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Home Knowledge Center Wellness Library Thalamotomy for Parkinson's Disease

Thalamotomy for Parkinson's Disease

Surgery Overview

Thalamotomy is the precise destruction of a tiny area of the brain called the thalamus that controls some involuntary movements. Before surgery, detailed brain scans using a CT scan or MRI are done to identify the precise location for treatment.

The person is awake during the surgery, but the scalp area where instruments are inserted is numbed with a local anesthetic. The surgeon inserts a hollow probe through a small hole drilled in the skull to the target location. An extremely cold substance, liquid nitrogen, is circulated inside the probe. The cold probe destroys the targeted brain tissue. The probe is then removed, and the wound is closed.

Surgery on one side of the brain affects the opposite side of the body. If you have tremor in your right hand, for instance, the left side of your brain will be treated. The procedure can be repeated on the other side of the brain if needed, but it greatly increases the risk of speech and cognitive problems after surgery.

What To Expect

What To Expect

The surgery usually requires a 2-day hospital stay. Most people recover completely within about 6 weeks.

Why It Is Done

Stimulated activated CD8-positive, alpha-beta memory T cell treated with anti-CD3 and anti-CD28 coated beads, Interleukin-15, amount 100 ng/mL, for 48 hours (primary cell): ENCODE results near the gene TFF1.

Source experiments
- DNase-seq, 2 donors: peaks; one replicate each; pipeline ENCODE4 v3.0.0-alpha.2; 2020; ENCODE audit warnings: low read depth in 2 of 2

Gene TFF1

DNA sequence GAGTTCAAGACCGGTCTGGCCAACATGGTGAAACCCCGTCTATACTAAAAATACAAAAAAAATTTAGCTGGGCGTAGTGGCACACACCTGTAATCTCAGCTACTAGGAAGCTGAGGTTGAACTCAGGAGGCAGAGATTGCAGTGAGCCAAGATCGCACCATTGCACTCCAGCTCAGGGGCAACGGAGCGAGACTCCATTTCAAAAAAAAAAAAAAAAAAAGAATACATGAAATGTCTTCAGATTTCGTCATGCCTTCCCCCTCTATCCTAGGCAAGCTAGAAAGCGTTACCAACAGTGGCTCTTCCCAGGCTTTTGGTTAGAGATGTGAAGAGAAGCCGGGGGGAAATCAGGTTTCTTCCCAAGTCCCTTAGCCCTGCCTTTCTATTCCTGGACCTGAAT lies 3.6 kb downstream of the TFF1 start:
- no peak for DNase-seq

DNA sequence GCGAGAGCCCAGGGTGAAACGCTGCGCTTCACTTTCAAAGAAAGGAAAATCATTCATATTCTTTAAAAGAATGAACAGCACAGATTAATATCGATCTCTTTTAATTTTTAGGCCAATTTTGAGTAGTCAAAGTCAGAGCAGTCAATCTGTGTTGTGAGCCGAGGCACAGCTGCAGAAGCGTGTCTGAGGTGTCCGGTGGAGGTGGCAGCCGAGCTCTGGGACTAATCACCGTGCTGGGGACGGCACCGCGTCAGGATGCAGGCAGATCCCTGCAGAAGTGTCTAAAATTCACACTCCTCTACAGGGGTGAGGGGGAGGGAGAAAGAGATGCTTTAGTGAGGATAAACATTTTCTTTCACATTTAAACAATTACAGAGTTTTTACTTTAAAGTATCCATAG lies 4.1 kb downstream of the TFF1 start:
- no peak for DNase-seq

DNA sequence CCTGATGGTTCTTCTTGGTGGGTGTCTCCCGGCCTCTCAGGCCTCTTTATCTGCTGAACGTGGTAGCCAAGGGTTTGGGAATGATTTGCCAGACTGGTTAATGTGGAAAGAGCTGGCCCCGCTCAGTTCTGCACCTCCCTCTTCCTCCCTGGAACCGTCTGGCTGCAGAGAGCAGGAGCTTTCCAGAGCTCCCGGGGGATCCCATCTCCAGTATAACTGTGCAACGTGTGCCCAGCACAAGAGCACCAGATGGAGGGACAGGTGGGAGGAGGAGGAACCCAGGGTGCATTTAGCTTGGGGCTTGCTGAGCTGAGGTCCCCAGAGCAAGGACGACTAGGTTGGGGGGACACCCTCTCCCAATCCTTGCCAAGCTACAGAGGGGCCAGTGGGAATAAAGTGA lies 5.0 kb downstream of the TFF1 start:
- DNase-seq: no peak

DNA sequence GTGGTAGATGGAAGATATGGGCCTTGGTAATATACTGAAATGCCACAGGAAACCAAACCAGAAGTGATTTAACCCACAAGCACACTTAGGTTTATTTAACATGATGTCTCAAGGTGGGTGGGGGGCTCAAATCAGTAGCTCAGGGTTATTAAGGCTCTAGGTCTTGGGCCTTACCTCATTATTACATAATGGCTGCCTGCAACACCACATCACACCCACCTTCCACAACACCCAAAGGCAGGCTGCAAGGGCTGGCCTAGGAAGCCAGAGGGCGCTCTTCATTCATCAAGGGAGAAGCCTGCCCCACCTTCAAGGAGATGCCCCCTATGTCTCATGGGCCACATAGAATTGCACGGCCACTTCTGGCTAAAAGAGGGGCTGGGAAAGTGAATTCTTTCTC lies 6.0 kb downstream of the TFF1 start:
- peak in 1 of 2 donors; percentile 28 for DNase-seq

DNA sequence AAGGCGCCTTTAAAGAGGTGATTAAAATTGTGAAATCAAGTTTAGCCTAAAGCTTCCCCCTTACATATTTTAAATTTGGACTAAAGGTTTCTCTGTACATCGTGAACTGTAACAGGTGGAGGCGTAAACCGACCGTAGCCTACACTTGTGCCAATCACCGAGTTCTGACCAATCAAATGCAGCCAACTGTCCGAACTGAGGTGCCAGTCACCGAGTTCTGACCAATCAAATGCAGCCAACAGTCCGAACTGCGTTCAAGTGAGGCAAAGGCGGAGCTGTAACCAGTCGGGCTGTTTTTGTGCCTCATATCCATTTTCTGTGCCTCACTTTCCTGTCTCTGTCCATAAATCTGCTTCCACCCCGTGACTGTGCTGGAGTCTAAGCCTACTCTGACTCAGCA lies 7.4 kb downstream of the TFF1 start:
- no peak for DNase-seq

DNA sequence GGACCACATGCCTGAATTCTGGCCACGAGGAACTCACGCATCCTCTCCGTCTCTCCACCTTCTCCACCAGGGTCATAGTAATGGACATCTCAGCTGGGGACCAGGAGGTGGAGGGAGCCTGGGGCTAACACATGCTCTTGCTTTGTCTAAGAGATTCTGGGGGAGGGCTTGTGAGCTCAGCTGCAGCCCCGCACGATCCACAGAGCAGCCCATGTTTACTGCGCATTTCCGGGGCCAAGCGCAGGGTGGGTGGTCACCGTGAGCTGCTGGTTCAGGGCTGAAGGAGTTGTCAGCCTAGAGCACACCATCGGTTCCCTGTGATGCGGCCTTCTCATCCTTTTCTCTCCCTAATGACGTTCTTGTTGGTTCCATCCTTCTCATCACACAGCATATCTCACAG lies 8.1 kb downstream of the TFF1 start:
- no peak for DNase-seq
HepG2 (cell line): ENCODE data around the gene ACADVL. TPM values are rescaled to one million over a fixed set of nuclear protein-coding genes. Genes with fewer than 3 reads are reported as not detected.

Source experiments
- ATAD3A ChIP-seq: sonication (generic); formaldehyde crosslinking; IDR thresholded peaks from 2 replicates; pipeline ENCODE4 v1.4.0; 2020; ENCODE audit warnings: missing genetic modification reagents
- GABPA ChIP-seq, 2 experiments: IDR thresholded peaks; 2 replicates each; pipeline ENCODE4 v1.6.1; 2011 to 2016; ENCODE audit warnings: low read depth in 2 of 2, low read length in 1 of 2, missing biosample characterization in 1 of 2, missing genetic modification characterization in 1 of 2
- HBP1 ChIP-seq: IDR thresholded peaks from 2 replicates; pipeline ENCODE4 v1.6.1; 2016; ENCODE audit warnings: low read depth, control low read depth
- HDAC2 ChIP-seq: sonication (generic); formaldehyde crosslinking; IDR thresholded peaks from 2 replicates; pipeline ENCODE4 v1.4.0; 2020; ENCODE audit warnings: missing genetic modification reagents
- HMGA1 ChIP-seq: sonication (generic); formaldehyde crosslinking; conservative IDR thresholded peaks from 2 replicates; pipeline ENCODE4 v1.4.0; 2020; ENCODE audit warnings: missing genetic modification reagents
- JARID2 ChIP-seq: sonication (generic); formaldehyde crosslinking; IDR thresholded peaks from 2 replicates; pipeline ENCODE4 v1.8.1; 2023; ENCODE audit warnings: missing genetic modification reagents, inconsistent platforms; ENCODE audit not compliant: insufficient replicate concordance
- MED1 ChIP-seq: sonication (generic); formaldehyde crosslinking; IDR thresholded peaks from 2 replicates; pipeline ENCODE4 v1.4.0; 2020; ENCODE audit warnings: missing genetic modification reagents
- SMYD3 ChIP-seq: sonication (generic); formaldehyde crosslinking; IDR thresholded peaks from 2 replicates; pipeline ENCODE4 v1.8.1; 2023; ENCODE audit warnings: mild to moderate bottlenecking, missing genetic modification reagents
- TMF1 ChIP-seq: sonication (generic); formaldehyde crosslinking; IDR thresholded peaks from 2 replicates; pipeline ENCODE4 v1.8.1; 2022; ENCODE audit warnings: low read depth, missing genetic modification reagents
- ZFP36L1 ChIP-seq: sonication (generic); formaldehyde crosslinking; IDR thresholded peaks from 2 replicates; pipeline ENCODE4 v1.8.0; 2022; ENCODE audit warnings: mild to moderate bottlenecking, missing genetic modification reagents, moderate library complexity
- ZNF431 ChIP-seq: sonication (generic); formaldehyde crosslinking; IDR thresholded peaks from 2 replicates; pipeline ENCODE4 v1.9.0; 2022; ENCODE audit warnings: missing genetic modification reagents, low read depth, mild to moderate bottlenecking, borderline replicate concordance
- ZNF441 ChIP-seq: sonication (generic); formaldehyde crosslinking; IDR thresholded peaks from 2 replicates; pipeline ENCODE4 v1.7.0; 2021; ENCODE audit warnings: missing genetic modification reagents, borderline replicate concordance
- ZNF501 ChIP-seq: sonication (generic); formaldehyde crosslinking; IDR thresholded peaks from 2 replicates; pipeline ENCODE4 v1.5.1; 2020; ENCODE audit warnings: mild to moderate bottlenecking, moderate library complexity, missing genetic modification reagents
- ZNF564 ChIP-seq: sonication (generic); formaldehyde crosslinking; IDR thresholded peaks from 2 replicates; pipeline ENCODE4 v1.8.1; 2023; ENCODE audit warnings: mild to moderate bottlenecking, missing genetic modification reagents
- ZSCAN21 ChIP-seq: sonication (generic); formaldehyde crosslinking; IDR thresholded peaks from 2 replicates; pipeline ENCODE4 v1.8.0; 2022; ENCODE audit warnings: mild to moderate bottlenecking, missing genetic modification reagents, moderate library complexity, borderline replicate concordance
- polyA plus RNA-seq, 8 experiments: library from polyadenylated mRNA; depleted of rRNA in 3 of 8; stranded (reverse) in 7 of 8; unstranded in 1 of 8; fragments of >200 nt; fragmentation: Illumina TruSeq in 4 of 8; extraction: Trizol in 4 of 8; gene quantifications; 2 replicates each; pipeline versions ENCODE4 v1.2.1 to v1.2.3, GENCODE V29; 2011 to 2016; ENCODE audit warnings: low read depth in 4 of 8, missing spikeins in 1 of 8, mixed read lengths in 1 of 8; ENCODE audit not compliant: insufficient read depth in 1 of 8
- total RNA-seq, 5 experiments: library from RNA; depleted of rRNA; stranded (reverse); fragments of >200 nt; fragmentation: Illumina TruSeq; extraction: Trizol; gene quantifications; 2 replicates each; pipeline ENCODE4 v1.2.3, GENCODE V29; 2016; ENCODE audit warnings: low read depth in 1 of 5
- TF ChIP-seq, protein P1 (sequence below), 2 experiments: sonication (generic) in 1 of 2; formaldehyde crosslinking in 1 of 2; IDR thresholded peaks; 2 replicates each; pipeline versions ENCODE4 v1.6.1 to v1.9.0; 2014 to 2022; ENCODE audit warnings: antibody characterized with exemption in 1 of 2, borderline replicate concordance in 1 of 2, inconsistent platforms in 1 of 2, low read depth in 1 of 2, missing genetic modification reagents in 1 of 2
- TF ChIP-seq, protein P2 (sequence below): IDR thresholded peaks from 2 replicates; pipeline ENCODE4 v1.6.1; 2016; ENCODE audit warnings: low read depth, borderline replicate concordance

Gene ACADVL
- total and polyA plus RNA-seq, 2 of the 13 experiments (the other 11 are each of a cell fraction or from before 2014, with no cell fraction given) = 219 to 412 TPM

Why It Is Done

Thalamotomy is rarely done today. It may be used to treat severe tremor on one side of the body (most often in an arm or leg) that does not respond to medicines. It does not help with slow movement (bradykinesia), speech problems, or walking difficulties.

How Well It Works

How Well It Works

Thalamotomy may help tremor. There is no evidence it works for other symptoms of Parkinson's disease. footnote 1

Risks

Risks

This type of brain surgery is less risky today than it was in the past. Technology allows the surgeon to identify with great precision the area of the brain that will be treated. Serious, permanent complications are uncommon.

Complications of thalamotomy can include:

  • Weakness, loss of sensation, or loss of voluntary movement (paralysis).
  • Temporary confusion.
  • Stroke caused by bleeding in the brain, which sometimes can lead to death.
  • Temporary balance problems.
  • Numbness around the mouth (leading to drooling) and in the hands.
  • Infection.
  • Seizures.
  • Uncontrollable, tiny running steps when walking (festinating gait).
  • Loss of muscle tone.
  • Impaired speech. This is much more likely when surgery is done on both sides of the brain.
  • Problems with thought and memory (cognitive impairment).
References

References

Citations

  1. Clarke CE, Moore AP (2007). Parkinson's disease, search date November 2006. BMJ Clinical Evidence. Available online: http://www.clinicalevidence.com.

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